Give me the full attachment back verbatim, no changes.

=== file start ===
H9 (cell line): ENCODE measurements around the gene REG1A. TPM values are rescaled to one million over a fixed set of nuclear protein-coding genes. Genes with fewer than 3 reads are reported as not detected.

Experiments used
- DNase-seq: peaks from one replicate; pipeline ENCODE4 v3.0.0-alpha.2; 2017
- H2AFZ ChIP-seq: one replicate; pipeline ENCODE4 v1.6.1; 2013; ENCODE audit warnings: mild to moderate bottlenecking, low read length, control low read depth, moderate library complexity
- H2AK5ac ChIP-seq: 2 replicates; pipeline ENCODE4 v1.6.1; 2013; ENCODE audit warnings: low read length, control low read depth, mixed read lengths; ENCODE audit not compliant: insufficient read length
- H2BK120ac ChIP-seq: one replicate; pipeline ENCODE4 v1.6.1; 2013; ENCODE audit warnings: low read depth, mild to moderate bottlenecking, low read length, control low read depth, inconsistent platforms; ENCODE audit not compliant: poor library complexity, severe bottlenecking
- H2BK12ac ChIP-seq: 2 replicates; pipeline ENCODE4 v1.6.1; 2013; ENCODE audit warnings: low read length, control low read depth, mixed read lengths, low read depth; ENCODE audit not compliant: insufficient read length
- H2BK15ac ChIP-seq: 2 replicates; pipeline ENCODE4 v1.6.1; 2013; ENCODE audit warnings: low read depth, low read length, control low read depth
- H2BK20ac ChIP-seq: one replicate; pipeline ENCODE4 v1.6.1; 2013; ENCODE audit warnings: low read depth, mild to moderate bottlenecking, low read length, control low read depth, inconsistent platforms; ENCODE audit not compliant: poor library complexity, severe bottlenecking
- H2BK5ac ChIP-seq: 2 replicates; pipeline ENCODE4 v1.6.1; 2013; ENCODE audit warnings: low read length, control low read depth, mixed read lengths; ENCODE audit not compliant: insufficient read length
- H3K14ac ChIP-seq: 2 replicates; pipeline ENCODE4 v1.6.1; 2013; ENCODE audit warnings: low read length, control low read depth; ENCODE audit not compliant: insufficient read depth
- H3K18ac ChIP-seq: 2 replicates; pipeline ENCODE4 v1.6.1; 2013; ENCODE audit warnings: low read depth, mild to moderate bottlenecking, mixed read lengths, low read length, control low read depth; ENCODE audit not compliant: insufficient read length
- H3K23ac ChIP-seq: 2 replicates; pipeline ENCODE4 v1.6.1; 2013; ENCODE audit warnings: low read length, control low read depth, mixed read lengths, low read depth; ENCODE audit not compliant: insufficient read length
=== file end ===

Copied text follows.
H9 (cell line): ENCODE measurements around the gene REG1A. TPM values are rescaled to one million over a fixed set of nuclear protein-coding genes. Genes with fewer than 3 reads are reported as not detected.

Experiments used
- DNase-seq: peaks from one replicate; pipeline ENCODE4 v3.0.0-alpha.2; 2017
- H2AFZ ChIP-seq: one replicate; pipeline ENCODE4 v1.6.1; 2013; ENCODE audit warnings: mild to moderate bottlenecking, low read length, control low read depth, moderate library complexity
- H2AK5ac ChIP-seq: 2 replicates; pipeline ENCODE4 v1.6.1; 2013; ENCODE audit warnings: low read length, control low read depth, mixed read lengths; ENCODE audit not compliant: insufficient read length
- H2BK120ac ChIP-seq: one replicate; pipeline ENCODE4 v1.6.1; 2013; ENCODE audit warnings: low read depth, mild to moderate bottlenecking, low read length, control low read depth, inconsistent platforms; ENCODE audit not compliant: poor library complexity, severe bottlenecking
- H2BK12ac ChIP-seq: 2 replicates; pipeline ENCODE4 v1.6.1; 2013; ENCODE audit warnings: low read length, control low read depth, mixed read lengths, low read depth; ENCODE audit not compliant: insufficient read length
- H2BK15ac ChIP-seq: 2 replicates; pipeline ENCODE4 v1.6.1; 2013; ENCODE audit warnings: low read depth, low read length, control low read depth
- H2BK20ac ChIP-seq: one replicate; pipeline ENCODE4 v1.6.1; 2013; ENCODE audit warnings: low read depth, mild to moderate bottlenecking, low read length, control low read depth, inconsistent platforms; ENCODE audit not compliant: poor library complexity, severe bottlenecking
- H2BK5ac ChIP-seq: 2 replicates; pipeline ENCODE4 v1.6.1; 2013; ENCODE audit warnings: low read length, control low read depth, mixed read lengths; ENCODE audit not compliant: insufficient read length
- H3K14ac ChIP-seq: 2 replicates; pipeline ENCODE4 v1.6.1; 2013; ENCODE audit warnings: low read length, control low read depth; ENCODE audit not compliant: insufficient read depth
- H3K18ac ChIP-seq: 2 replicates; pipeline ENCODE4 v1.6.1; 2013; ENCODE audit warnings: low read depth, mild to moderate bottlenecking, mixed read lengths, low read length, control low read depth; ENCODE audit not compliant: insufficient read length
- H3K23ac ChIP-seq: 2 replicates; pipeline ENCODE4 v1.6.1; 2013; ENCODE audit warnings: low read length, control low read depth, mixed read lengths, low read depth; ENCODE audit not compliant: insufficient read length